Or were they left, forgotten, lost, after a girl and her friends decided to have a roadside lemonade stand one sunny summer afternoon, a day when one girl thought, “It’s a barefoot kind of day,” and now, with the first day of school approaching, she is left to wonder where she misplaced her sandals -- her favorites -- that are now presumably “gone forever”?
Maybe it was something weird, a freak occurrence. Try this on for size.
The girl is at a sleepover, but in the middle she has to leave for “just an hour or two” for a piano recital. Her mom set aside appropriate recital attire so she could change at the friend’s house, and her dad would pick her up to take her, then drop her back at her friend’s home immediately following the recital. (Mom would be coming to the event directly from work.)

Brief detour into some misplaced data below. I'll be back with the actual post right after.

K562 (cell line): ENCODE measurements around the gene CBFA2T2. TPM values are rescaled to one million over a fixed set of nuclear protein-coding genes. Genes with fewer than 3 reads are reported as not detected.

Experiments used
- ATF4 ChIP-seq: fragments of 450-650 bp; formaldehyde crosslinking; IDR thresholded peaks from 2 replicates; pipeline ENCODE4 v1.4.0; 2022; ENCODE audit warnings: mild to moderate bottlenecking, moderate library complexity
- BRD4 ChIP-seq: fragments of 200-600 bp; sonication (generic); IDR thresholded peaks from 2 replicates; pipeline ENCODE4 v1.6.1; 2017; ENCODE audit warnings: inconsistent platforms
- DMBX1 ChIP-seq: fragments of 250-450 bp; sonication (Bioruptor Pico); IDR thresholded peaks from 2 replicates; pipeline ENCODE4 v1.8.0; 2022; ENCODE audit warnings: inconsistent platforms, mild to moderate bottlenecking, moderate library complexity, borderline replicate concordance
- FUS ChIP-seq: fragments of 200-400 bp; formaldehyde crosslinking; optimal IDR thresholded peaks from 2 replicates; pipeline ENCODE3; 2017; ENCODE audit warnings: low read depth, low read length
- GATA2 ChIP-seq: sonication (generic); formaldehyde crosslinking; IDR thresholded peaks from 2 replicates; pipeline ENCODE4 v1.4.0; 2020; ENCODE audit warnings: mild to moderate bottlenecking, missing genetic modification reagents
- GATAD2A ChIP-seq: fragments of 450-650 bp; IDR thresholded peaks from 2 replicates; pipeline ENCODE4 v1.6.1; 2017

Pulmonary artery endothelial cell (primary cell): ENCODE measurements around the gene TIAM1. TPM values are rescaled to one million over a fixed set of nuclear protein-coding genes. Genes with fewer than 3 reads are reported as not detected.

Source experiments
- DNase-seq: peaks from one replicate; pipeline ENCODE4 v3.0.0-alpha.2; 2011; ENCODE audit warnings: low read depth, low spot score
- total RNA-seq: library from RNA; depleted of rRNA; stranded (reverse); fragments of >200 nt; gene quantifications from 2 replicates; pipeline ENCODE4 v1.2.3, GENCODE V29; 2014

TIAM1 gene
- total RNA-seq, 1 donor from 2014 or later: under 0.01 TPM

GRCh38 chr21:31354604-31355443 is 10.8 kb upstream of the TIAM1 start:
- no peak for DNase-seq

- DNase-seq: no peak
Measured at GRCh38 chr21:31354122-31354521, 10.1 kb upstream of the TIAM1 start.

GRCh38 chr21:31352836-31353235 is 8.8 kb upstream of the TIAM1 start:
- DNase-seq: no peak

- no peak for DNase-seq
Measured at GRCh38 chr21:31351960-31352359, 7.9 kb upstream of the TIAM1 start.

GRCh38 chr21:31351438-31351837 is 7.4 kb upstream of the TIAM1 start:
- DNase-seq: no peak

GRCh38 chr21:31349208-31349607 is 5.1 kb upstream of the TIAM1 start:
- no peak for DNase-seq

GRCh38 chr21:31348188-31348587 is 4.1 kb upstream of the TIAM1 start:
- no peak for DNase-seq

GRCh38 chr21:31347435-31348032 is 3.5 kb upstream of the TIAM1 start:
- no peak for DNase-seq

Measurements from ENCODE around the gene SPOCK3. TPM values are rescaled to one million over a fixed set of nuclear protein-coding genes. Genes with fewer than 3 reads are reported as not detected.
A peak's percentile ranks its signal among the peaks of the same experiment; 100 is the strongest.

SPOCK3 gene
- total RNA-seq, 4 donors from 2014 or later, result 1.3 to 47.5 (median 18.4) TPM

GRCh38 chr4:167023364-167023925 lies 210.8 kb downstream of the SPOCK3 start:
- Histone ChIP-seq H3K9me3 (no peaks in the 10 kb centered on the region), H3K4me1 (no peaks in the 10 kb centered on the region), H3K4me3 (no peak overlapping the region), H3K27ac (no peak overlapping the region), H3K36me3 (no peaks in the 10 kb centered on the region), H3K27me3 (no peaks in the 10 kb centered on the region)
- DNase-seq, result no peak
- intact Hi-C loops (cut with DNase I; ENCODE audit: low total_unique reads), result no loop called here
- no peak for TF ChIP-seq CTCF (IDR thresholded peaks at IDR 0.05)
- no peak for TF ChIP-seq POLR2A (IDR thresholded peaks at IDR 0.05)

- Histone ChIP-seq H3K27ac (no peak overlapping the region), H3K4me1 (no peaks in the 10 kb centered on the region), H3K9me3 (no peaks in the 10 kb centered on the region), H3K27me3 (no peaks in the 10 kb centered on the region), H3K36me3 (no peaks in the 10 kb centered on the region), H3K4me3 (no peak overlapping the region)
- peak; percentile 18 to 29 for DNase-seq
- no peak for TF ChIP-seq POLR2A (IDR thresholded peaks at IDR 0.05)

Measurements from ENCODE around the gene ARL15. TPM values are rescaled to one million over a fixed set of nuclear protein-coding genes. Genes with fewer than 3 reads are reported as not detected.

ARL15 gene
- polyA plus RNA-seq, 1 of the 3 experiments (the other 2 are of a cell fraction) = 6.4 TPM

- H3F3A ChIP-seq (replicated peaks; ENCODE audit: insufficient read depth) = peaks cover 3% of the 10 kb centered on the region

Then … as she’s getting ready for the recital (as her other friends bounce on the trampoline and other fun things), she decides she doesn’t want to wear the shoes her mom chose for her. So, she texts her dad, requesting her favorite sandals, “You know, the leather ones that look like I’m a gladiator? They bring me good luck.”
Dad, of course, has no idea which sandals she’s texting about, but rummages through all her stuff – in her room, her closet, the mud room, etc. -- before finally finding coming upon them in the basement, half tucked under the couch, next to an open bag of Cheetos (where he should have looked in the first place).
“Aha! Got ‘em!” he proclaims to himself, as he rushes out of the house carrying his keys, his oversized coffee mug, his phone, a snack (for himself), and the sandals, which he puts on the roof of the car as he loads his other stuff into their assigned spots (cup holder, phone holder, etc.).